Are you thinking of taking a whiskey tour in Scotland, but not sure what to expect or which tour to choose? My husband is passionate about Scottish whiskey and recently he did a Scotland whiskey tour from Edinburg. In this article, he shares his whiskey tour itinerary and first-hand experiences. Find out!
UISGE-BEATHA. These were the first words my husband said to me after exploring the Scottish Speyside region on a 3-day whiskey tour in Scotland. I wondered if he had too much whiskey, but then he proudly explained that it meant ‘Water of Life‘ in Scottish Gaelic. And then he told me about the fairies that turn into sheep, Edinburgh penguins, and an angels’ share of whiskey… Apparently he had lots of fun on this Scottish whiskey tour.
So I asked him if he could share his experience from the Speyside Whisky Trail for my blog. He was happy to finally cross the Scottish whiskey tour off his bucket list and tell us all about it. Whiskey is a huge part of Scottish culture and going on a distillery tour is such a great way to get to know this beautiful country.
Good to know: In this article, we share a detailed itinerary of our 3-day whiskey tour, exactly as we did it. At the bottom of the article, you can also find a short itinerary overview with practical tips and accommodation recommendations. Read on!
TIP: If you don’t have the time to read the whole article and are just looking for the best whiskey tour starting from Edinburg, here you can book the tour that we did and recommend.
Why Take an Organized Whiskey Tour
Making a whiskey tour in Scotland had been on my bucket list for a long time. However, I couldn’t imagine visiting a whiskey country without enjoying a dram here and there. And drinking and driving didn’t seem like a good idea…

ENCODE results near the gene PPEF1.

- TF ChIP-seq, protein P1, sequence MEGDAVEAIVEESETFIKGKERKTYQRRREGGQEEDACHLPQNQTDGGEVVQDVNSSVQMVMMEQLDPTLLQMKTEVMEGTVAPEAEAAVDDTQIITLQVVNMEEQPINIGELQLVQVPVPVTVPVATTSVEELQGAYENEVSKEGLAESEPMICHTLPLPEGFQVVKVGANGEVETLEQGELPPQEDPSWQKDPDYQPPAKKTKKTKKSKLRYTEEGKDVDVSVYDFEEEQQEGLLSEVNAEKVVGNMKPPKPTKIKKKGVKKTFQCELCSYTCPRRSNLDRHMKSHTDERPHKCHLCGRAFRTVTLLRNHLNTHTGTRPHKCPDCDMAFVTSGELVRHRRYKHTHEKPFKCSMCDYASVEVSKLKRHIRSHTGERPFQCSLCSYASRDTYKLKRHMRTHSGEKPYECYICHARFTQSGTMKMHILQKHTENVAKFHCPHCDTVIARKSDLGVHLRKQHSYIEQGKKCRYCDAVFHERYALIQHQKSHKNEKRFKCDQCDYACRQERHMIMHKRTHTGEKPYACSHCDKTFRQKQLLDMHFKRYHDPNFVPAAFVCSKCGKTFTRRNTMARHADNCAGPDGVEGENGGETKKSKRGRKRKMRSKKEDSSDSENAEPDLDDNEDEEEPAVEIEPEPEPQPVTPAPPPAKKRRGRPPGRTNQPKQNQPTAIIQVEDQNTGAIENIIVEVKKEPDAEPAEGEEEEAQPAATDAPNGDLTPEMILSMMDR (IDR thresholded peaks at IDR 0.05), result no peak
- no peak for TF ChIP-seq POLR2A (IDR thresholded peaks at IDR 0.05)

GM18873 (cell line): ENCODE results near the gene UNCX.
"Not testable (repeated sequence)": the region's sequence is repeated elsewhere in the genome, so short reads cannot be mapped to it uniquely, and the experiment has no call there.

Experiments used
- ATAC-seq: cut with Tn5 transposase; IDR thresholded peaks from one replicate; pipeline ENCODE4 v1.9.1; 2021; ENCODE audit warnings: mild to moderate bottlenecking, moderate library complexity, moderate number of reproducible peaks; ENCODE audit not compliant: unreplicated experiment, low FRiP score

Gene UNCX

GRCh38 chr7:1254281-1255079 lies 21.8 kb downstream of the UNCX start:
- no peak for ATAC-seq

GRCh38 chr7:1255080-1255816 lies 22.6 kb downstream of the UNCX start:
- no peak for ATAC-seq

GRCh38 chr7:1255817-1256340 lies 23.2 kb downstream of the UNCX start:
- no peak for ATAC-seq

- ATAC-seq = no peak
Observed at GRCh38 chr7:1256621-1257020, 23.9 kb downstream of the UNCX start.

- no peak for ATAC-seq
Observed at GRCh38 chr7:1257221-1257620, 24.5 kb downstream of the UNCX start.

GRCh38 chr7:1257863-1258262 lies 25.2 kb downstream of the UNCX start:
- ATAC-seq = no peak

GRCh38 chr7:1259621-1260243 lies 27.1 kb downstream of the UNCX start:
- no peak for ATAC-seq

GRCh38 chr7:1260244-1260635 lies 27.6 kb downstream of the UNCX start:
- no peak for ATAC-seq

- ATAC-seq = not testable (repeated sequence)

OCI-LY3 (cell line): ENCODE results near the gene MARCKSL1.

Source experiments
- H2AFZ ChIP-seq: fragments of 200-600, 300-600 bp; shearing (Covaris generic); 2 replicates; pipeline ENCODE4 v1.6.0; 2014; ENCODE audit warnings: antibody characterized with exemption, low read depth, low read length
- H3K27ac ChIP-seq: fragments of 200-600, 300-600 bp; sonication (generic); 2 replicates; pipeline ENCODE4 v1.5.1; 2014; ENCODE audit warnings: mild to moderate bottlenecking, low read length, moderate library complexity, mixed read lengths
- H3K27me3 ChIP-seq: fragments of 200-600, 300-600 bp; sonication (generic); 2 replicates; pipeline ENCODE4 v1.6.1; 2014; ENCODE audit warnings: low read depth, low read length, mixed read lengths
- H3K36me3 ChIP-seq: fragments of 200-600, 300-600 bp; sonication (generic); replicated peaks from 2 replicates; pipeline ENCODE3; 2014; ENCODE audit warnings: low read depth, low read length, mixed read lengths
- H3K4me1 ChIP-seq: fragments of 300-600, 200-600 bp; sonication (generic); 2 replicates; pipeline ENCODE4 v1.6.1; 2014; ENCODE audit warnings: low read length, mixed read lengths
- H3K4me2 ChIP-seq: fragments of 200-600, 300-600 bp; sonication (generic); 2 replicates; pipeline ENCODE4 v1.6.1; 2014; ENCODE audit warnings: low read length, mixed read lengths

So this was one of the occasions to consider an organized tour. I didn’t want to sit on a bus with 50 other tourists though. After some thorough research, we found this beautiful 3-day Speyside Whisky Trail tour with a small group starting from Edinburgh. It turned out to be an excellent choice and I’d do it again in a heartbeat!
Just to make things clear from the start – this tour was not sponsored. We chose Rabbie’s because of their impeccable reputation and specialized tours that travel deeper, go off the beaten path, and show you more than you would be able to discover on your own. They have a great selection of all kinds of small-group tours in England, Ireland, and Scotland, so it’s definitely worth taking a look for some travel inspiration.
Scotland Whiskey Tour: 3-day Itinerary from Edinburgh
This Scottish whiskey tour itinerary includes a detailed description of our trip. I share all the details about the distilleries and landmarks that we visited during the three days in the Speyside region.
So you could probably follow this itinerary and make your own self-drive whiskey tour in Scotland. However, I strongly advise not to do this, unless you have a designated driver who doesn’t drink at all. Give yourself a break, relax, and enjoy a Scottish whiskey tour with a tour guide.
Distillery tours are also easier to do when arranged in advance. You can take advantage of the group rates and you don’t have to feel obliged to buy any whiskey if you don’t feel like (which is usually difficult to do if you show up there on your own).